Boeing Co said foreign debris likely caused the fire on a 787 Dreamliner that brought test flights to a standstill, but has not yet determined how long finding and fixing the problem will add to the plane’s testing and manufacturing schedule.
Experts throughout the aviation industry have been predicting a delay since the November 9 electrical fire that led to an emergency landing in Laredo, Texas and a stop to 787 test flights. Time-frame estimates for a new delay range from a month to a few years.
Boeing’s new carbon-composite plane, already six times delayed and almost three years late, is supposed to be delivered to the first customer in the first quarter of next year, Reuters reports.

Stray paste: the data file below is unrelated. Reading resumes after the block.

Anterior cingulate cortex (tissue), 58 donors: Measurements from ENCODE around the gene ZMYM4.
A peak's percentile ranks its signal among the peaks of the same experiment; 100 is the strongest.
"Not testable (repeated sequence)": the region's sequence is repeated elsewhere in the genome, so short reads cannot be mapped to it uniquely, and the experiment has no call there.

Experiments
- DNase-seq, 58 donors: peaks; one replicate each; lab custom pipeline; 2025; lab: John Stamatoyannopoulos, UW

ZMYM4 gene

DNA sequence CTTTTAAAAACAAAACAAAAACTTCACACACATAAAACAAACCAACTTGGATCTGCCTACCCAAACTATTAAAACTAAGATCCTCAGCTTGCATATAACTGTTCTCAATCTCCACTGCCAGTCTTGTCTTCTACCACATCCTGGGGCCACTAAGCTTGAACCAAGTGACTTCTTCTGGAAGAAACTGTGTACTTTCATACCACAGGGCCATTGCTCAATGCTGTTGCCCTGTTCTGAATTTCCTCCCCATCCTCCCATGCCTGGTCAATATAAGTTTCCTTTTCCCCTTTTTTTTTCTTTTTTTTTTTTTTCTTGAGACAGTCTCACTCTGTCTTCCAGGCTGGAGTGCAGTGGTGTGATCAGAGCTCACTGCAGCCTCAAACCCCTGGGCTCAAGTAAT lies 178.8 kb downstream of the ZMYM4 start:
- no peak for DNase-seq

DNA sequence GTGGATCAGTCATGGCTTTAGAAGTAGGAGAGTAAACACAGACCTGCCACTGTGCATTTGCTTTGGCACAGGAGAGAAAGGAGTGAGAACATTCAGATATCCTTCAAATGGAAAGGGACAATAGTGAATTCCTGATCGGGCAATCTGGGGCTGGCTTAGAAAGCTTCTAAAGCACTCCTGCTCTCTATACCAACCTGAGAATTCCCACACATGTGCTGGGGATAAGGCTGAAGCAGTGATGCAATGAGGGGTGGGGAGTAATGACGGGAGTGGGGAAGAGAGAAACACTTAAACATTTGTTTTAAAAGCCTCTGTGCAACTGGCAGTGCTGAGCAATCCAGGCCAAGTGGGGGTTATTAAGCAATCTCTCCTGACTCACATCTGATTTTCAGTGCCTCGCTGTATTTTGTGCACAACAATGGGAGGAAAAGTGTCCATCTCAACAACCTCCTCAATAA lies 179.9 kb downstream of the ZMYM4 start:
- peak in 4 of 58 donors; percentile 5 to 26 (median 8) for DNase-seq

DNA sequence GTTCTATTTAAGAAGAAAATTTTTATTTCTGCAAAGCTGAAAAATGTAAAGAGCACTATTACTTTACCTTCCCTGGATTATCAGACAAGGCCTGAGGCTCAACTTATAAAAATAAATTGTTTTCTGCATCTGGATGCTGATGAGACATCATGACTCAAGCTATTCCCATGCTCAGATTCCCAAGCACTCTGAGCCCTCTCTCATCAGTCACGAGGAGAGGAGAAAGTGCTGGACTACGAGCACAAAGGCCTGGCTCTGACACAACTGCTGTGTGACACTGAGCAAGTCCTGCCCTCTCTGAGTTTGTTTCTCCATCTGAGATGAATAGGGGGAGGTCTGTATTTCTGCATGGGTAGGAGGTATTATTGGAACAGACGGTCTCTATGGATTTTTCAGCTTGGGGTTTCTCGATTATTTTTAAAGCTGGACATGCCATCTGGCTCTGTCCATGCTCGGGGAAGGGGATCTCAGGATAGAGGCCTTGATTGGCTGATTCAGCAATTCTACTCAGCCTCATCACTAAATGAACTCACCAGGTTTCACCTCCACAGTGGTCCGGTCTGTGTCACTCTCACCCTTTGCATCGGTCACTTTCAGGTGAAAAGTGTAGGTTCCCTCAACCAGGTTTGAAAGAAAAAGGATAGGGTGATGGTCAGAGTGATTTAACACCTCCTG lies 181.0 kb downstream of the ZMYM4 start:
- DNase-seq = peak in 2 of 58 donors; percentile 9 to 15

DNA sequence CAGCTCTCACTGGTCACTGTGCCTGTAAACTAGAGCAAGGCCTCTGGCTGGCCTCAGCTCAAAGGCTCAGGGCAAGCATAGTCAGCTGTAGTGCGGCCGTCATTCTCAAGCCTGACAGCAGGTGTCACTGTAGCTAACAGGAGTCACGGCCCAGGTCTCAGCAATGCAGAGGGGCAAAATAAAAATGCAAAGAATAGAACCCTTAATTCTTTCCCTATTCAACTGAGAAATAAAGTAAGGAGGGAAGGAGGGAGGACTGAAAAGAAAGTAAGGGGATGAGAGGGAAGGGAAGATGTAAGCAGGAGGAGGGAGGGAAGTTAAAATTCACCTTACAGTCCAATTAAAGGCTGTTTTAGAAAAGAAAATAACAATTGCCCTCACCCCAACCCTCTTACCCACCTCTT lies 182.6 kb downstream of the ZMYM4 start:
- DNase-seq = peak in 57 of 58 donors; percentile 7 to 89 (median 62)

The world’s second-largest plane-maker after Airbus (EAD.PA) said on Wednesday it is making minor design changes to power distribution panels on the 787 and updating software that manages power as it plots its way to getting the plane flying again.
It said the fault which led to the fire was most likely caused by foreign debris.
A revised 787 program schedule “is expected to be finalized in the next few weeks,” the company added.
The 787, a light-weight, fuel-efficient airplane, has generated about 850 orders but has also been dogged by engineering, labor and supply chain problems.
According to its latest schedule, the company had planned to deliver a Dreamliner to its first customer, Japan’s All Nippon Airways, in the first quarter of 2011. The original target date was May 2008.